Unfortunately, this Founding Father died a needless and tragic death on November 6, 1816, following an attempt to clear a blockage in his urinary tract by inserting a whale bone into his urethra, according to History. Naturally, this resulted in massive internal injuries and a subsequent infection that he did not survive. Now, if you'll excuse us, we need to lie down and not think about that for the rest of our lives.

Grigori Rasputin

Grigori Rasputin's rise to the heights of Russian society around the turn of the 20th century was as unexpected as it was rapid. Revered by Russian nobility as a mystic holy man who claimed he could heal the sick — including, it seemed, the son and heir to Nicholas II, Aleksey Nikolayevich, who suffered from hemophilia — Rasputin was not your typically spartan religious figure. According to Britannica, even while he was a teenager the young man had earned himself a reputation for excess, in particular when it came to sex. In fact, Rasputin isn't even his real name: It was a Russian nickname meaning "debauched one." His birth name was actually Grigori Yefimovich Novykh.

Though he married at 19, Rasputin had developed his own creed during his teen years: that sexual activity brought him closer to God. He traveled to Greece and the Middle East as a penniless holy man, indulging himself and claiming to heal the sick in exchange for donations, food, and shelter. His supposedly miraculous powers eventually gave him incredible influence at the Russian court, even as his debauched lifestyle became a major scandal.

Though Rasputin retained the support of the imperial family, in 1916 a group of conservative conspirators banded together to kill the mystic. As reported in The Guardian, a memoir by one of the killers claims they first attempted to poison him with huge doses of cyanide, though he continued to drink the wine they had spiked without issue. The assassins then shot him, but once again, the attack wasn't enough to end Rasputin's life, and he turned on his attackers, who were supposedly forced to shoot him repeatedly before drowning him in a St. Petersburg river.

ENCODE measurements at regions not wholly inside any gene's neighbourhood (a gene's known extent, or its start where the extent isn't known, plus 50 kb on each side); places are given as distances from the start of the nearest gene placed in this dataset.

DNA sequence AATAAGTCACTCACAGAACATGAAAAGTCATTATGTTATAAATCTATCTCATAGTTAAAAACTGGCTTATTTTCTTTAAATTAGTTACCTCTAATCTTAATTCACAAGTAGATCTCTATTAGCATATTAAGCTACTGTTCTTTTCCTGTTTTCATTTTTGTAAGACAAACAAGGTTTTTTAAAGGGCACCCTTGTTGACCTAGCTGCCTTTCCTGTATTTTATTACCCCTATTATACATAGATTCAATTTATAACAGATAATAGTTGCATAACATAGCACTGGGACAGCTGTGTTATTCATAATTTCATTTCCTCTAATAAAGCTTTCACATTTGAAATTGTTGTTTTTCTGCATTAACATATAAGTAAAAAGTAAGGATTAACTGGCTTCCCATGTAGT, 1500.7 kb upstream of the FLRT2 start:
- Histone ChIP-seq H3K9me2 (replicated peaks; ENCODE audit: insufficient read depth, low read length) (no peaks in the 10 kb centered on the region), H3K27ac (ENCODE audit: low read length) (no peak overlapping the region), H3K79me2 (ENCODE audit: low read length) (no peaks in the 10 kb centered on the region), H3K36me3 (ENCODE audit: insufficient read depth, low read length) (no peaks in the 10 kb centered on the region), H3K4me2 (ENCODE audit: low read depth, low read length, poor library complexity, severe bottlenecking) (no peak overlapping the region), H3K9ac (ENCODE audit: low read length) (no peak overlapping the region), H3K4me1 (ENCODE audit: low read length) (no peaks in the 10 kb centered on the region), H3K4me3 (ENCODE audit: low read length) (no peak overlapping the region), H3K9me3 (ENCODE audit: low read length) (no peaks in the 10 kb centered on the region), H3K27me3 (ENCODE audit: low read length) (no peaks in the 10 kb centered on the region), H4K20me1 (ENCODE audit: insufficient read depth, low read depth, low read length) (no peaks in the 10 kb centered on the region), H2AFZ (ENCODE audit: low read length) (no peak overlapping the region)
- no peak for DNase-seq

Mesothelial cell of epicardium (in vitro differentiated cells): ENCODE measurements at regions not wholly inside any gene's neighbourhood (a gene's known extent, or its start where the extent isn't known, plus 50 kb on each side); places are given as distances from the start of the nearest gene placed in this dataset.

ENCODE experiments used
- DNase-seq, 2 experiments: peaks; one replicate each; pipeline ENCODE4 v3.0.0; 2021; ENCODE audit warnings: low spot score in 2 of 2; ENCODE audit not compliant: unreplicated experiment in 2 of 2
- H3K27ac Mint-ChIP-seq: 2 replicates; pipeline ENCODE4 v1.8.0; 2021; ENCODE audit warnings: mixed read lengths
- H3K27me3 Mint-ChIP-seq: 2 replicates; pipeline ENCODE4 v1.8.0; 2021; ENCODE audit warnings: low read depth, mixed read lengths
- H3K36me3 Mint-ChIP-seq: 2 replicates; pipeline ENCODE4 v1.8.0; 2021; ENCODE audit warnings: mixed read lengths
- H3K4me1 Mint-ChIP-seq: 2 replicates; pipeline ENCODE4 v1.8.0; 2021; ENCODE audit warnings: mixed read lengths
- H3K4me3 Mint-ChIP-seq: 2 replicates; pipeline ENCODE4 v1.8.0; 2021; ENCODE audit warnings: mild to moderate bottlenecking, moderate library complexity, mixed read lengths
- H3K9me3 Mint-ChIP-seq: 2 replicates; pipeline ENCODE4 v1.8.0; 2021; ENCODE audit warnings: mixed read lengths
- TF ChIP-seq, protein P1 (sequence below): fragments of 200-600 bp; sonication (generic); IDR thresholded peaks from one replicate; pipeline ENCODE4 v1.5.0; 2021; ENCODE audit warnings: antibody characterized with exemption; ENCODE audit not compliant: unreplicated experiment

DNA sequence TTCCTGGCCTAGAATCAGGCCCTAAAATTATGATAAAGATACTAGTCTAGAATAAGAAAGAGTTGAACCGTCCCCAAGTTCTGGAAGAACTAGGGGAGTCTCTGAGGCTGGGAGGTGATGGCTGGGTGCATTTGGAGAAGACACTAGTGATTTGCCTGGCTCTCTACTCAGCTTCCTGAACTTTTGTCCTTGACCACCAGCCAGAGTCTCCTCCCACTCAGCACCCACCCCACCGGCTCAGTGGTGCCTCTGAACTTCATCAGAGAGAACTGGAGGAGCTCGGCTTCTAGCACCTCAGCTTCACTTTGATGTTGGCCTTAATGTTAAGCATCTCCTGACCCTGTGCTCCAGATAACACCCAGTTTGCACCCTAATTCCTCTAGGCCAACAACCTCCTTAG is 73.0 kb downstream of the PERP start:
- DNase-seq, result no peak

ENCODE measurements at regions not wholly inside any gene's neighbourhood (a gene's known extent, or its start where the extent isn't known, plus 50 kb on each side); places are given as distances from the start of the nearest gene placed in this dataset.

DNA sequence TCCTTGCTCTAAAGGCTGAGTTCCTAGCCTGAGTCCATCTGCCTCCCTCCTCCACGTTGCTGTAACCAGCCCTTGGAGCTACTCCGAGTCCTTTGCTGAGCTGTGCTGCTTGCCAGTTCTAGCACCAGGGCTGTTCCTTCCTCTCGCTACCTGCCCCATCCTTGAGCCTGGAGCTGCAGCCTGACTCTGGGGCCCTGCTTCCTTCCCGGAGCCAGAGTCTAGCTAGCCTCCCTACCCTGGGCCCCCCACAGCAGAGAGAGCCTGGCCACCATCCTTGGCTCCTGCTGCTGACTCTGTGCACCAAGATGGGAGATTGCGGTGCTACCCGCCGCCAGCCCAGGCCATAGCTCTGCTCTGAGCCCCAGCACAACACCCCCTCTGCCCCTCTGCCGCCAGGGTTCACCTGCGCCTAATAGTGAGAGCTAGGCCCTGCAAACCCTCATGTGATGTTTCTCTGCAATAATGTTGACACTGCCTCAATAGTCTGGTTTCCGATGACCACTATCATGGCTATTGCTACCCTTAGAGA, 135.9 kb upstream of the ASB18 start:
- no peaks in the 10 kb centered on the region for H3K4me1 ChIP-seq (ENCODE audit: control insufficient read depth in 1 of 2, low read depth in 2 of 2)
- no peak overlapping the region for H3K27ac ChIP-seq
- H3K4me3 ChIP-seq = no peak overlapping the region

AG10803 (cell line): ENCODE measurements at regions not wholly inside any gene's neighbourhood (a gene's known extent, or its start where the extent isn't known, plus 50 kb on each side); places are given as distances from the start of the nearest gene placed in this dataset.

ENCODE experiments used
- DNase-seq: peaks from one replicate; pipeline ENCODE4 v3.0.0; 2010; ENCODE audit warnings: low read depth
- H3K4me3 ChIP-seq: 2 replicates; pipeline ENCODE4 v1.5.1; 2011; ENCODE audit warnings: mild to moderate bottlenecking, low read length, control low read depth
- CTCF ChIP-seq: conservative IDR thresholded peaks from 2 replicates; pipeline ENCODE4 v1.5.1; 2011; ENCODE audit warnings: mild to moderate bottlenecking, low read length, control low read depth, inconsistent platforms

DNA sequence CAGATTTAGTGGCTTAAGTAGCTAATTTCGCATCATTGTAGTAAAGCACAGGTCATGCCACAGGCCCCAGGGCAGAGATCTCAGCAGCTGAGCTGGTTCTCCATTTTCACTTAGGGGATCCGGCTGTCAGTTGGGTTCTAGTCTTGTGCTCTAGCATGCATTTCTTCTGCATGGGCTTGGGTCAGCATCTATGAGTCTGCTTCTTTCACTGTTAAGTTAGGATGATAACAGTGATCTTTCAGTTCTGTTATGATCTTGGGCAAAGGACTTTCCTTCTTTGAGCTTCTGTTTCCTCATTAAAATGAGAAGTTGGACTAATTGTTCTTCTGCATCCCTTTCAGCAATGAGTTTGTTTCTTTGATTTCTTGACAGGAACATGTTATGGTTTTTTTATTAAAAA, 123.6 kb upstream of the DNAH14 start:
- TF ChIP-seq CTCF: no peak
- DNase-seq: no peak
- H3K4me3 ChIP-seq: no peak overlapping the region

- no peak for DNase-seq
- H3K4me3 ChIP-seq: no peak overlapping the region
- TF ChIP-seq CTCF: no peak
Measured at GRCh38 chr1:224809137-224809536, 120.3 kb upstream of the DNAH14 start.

Kurt Gödel

Born on April 28, 1906, the Czech logician and mathematician Kurt Gödel had a seismic effect on thought in the 20th century and beyond. Per Plus Maths, Gödel first studied at the University of Vienna, where he began to establish himself as a thinker of unique genius as a member of the famous Vienna Circle of rationalists. His 1929 doctoral dissertation, "The Completeness of the Axioms of the First-Order Functional Calculus," catapulted him to international academic fame, after which he became known for his "Incompleteness Theorem," which states that "undecidable" statements — which, per Plus Maths, would be the mathematical equivalent of "this statement is unprovable" — exist in mathematics. His work was a major shock to experts at the time and is still highly influential.

Tragically, Gödel's personal life was hampered by mental health issues, which materialized in the form of hypochondria and paranoia around food, which he often suspected of being poisoned. In his later years, the mathematician relied on his wife, Adele — a former dancer whom he had met as a student — to allay his fears by preparing his food or acting as his food taster. However, when Adele was hospitalized following a stroke in 1977, Gödel was left vulnerable and unwilling to eat. He died of self-imposed starvation on January 14, 1978.

Sir Francis Bacon

Sir Francis Bacon (January 22, 1561 — April 9, 1626) was one of the most respected and influential Britons of his time, who made his name in several spheres of public life.